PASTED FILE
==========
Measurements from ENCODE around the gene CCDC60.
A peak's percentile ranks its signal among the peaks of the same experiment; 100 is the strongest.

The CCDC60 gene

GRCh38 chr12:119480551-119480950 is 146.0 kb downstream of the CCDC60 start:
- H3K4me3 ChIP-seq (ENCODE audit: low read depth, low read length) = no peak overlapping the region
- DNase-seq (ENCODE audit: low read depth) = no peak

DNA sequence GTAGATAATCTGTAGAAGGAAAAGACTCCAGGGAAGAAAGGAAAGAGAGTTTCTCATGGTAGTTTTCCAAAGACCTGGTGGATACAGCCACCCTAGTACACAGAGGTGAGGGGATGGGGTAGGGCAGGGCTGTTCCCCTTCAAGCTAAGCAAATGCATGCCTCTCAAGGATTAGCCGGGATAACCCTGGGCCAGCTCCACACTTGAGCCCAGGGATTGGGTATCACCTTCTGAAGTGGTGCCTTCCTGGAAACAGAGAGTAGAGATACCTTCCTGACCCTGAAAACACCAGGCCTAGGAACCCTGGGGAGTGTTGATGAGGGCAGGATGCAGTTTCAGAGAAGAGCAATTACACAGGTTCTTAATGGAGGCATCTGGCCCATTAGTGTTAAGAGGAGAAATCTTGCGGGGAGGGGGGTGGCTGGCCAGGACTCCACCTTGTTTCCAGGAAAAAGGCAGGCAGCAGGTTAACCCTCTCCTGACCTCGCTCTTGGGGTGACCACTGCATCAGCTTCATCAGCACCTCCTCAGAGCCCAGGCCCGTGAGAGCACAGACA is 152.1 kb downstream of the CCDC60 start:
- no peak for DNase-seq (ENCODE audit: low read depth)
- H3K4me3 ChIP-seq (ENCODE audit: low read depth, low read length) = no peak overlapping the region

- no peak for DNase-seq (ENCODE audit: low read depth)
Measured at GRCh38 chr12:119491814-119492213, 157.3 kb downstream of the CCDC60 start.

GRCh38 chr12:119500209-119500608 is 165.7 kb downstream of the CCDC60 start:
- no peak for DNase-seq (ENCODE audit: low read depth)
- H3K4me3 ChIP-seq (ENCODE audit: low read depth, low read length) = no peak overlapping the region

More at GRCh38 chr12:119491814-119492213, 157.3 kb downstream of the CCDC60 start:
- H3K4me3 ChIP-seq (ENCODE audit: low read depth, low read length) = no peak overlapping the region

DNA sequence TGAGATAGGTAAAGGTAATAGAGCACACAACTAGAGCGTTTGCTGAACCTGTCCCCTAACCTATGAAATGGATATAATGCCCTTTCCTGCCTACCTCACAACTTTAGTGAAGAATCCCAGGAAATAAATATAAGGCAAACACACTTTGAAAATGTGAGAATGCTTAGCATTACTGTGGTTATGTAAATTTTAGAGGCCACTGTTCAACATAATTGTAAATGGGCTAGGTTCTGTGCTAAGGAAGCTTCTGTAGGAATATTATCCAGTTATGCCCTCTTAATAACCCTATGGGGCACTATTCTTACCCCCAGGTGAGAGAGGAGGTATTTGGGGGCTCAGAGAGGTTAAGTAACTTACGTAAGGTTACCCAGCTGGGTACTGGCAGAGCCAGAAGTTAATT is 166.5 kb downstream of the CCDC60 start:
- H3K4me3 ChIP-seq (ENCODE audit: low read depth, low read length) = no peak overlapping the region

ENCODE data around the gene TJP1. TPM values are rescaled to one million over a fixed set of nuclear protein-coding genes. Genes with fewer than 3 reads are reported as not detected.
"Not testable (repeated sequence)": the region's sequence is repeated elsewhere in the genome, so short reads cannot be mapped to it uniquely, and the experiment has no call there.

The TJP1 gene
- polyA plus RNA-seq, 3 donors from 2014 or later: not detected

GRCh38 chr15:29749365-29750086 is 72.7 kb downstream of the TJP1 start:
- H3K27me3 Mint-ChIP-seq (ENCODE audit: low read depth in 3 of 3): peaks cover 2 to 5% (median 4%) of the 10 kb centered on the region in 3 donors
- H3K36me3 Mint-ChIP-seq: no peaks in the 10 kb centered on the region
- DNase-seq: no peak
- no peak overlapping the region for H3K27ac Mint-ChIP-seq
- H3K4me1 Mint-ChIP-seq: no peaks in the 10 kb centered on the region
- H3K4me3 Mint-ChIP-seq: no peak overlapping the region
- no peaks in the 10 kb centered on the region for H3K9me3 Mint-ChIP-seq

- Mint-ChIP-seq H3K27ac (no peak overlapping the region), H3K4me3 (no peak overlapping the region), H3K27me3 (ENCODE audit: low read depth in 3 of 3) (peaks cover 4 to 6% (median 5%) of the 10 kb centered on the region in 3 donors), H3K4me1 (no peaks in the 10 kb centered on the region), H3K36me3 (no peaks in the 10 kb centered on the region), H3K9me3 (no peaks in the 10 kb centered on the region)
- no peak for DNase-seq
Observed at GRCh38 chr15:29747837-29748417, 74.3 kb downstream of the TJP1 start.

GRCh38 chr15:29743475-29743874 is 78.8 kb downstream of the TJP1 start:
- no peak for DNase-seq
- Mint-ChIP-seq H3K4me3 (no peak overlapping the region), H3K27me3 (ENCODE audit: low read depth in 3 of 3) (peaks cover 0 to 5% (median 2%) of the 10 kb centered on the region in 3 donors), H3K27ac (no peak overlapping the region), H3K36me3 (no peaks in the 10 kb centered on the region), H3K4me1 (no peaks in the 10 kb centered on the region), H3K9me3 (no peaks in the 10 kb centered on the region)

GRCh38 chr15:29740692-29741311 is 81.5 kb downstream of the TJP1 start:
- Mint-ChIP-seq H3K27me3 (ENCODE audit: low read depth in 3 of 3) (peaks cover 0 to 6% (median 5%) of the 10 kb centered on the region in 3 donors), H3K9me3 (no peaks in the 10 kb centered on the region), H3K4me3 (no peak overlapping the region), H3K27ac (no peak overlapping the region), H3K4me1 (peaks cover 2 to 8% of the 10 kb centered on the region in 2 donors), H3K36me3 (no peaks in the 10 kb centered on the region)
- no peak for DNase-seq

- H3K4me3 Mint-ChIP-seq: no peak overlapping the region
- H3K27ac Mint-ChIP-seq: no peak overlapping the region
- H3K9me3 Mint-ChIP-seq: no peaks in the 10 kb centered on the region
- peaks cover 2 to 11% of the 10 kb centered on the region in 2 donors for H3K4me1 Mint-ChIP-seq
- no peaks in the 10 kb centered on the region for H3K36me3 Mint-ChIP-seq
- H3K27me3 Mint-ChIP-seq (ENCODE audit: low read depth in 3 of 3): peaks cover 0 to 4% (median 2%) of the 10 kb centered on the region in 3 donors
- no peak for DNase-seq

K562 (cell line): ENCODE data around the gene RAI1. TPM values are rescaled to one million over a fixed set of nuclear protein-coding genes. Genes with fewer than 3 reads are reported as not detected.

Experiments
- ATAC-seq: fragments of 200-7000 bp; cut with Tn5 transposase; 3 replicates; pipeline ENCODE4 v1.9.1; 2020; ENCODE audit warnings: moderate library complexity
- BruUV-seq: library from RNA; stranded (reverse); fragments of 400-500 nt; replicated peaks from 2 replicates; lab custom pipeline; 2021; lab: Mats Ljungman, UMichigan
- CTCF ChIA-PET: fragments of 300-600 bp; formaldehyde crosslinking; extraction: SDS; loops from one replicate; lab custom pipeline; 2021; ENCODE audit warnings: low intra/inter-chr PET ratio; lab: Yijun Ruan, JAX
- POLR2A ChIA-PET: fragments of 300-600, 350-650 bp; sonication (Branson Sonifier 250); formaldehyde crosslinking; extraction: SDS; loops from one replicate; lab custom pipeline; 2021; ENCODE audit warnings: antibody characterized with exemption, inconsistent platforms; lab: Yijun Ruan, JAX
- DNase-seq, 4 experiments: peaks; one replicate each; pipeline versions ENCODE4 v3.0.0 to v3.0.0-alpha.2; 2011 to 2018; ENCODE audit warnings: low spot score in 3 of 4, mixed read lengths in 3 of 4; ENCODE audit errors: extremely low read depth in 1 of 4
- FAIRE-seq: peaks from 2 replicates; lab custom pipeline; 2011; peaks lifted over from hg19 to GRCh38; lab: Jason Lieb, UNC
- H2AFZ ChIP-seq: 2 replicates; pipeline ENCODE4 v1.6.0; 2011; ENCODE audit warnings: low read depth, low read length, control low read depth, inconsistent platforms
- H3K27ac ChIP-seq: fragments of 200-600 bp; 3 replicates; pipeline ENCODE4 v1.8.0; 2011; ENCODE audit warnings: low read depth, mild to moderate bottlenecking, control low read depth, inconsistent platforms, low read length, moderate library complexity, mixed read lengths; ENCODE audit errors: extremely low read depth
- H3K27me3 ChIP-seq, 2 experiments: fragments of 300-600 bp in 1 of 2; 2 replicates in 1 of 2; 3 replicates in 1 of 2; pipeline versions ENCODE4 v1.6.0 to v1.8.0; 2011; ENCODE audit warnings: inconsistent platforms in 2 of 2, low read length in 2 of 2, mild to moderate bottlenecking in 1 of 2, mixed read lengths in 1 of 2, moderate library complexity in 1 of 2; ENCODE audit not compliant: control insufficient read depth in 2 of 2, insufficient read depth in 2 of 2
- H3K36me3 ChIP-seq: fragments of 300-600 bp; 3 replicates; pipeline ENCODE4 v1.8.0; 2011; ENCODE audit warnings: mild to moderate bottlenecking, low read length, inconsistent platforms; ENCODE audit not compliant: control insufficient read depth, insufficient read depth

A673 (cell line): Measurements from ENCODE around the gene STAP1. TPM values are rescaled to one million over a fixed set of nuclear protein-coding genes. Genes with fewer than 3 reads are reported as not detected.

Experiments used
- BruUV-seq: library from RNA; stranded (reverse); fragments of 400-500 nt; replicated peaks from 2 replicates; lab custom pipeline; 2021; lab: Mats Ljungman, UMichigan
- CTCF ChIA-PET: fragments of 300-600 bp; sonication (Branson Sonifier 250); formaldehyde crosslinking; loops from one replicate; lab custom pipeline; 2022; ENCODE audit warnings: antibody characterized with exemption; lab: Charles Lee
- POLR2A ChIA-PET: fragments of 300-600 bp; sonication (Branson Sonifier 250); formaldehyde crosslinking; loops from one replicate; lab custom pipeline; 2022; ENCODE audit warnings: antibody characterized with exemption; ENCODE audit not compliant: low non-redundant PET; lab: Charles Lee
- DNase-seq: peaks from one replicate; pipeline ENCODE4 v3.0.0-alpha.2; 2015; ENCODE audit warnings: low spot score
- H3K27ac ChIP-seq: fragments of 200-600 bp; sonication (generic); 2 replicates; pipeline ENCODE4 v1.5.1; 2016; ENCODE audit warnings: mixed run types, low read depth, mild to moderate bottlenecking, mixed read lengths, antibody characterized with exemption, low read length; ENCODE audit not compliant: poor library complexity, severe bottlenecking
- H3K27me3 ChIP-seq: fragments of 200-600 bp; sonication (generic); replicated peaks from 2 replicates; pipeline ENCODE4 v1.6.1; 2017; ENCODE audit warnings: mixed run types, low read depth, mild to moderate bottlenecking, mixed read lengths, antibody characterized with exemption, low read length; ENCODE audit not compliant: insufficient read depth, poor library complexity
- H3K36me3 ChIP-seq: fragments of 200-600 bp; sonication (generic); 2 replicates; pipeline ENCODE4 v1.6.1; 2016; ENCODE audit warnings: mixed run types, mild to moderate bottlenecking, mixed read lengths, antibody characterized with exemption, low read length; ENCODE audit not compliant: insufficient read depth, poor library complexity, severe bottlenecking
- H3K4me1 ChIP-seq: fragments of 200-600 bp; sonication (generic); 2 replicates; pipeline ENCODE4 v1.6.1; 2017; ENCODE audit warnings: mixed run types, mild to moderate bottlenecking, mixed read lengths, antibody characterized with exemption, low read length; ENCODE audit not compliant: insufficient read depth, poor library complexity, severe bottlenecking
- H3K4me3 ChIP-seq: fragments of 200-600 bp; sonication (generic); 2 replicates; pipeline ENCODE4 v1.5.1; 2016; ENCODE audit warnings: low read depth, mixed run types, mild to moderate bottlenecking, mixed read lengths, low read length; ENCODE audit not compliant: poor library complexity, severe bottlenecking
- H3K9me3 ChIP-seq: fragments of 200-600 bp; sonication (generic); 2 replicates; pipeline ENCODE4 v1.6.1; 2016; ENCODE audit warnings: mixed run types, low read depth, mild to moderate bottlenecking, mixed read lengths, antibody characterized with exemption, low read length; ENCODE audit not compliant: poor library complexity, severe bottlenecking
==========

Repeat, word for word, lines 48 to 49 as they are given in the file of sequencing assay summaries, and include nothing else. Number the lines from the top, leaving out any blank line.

Experiments
- ATAC-seq: fragments of 200-7000 bp; cut with Tn5 transposase; 3 replicates; pipeline ENCODE4 v1.9.1; 2020; ENCODE audit warnings: moderate library complexity